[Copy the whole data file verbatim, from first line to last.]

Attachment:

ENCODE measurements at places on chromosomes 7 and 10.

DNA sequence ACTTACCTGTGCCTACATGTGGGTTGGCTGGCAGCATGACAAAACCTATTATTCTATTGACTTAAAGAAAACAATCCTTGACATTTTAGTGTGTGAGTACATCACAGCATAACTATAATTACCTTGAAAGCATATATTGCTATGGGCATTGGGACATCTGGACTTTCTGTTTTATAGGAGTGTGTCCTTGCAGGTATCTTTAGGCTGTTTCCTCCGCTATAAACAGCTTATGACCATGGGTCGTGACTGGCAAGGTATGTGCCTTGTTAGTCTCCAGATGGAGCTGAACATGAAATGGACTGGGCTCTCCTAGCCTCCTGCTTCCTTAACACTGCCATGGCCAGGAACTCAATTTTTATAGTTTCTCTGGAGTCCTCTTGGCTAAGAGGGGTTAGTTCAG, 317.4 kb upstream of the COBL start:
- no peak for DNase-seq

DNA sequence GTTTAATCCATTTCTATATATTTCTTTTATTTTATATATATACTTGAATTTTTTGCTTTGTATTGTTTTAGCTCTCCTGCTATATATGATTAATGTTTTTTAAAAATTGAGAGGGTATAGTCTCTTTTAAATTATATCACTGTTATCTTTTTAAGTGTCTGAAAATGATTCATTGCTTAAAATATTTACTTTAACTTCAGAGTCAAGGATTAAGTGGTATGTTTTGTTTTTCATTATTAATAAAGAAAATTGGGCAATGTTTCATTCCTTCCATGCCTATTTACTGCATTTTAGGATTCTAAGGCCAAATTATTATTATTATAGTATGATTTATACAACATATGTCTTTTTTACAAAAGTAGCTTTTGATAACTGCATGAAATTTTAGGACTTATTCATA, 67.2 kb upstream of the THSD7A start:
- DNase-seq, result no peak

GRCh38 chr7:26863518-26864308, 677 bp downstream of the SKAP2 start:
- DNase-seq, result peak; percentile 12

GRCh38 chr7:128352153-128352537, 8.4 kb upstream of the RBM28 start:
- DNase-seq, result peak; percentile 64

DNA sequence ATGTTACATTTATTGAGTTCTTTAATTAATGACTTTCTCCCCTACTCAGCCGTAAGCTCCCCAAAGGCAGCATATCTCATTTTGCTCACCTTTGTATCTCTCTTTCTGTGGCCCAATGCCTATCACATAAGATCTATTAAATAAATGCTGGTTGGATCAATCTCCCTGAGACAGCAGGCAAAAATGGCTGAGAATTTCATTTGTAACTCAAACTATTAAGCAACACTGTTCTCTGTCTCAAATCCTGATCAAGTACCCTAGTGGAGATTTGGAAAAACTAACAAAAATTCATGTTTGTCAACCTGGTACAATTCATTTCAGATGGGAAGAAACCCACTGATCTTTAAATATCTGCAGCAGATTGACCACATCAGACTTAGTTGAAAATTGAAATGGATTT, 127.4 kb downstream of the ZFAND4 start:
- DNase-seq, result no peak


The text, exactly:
ENCODE measurements at places on chromosomes 7 and 10.

DNA sequence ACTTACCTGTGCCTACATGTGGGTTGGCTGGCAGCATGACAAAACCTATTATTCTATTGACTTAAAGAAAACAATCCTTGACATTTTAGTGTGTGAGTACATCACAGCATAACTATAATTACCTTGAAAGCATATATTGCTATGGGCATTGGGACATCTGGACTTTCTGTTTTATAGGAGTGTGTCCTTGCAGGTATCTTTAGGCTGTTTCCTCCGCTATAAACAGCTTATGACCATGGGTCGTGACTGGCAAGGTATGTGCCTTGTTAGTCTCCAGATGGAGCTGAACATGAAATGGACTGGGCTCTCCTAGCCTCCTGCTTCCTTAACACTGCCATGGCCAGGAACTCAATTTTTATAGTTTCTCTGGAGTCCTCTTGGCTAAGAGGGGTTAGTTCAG, 317.4 kb upstream of the COBL start:
- no peak for DNase-seq

DNA sequence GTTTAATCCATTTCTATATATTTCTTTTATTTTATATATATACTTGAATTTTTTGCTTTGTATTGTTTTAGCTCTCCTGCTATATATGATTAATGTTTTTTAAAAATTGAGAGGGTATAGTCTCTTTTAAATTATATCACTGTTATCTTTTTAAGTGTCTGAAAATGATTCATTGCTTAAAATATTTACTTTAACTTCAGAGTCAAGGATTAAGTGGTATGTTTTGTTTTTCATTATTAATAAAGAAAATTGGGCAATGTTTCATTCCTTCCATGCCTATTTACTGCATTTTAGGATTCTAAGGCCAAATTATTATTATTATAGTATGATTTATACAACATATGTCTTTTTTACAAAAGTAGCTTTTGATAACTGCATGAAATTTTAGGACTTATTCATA, 67.2 kb upstream of the THSD7A start:
- DNase-seq, result no peak

GRCh38 chr7:26863518-26864308, 677 bp downstream of the SKAP2 start:
- DNase-seq, result peak; percentile 12

GRCh38 chr7:128352153-128352537, 8.4 kb upstream of the RBM28 start:
- DNase-seq, result peak; percentile 64

DNA sequence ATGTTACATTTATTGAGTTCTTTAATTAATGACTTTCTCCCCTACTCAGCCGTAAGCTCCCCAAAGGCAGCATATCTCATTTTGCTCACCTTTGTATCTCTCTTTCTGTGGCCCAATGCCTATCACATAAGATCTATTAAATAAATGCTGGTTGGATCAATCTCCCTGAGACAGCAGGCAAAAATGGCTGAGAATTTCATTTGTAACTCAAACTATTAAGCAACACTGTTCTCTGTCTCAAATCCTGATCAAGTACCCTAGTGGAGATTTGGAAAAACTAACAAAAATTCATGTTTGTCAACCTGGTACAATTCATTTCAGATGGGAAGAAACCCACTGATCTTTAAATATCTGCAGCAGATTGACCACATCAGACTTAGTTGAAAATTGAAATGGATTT, 127.4 kb downstream of the ZFAND4 start:
- DNase-seq, result no peak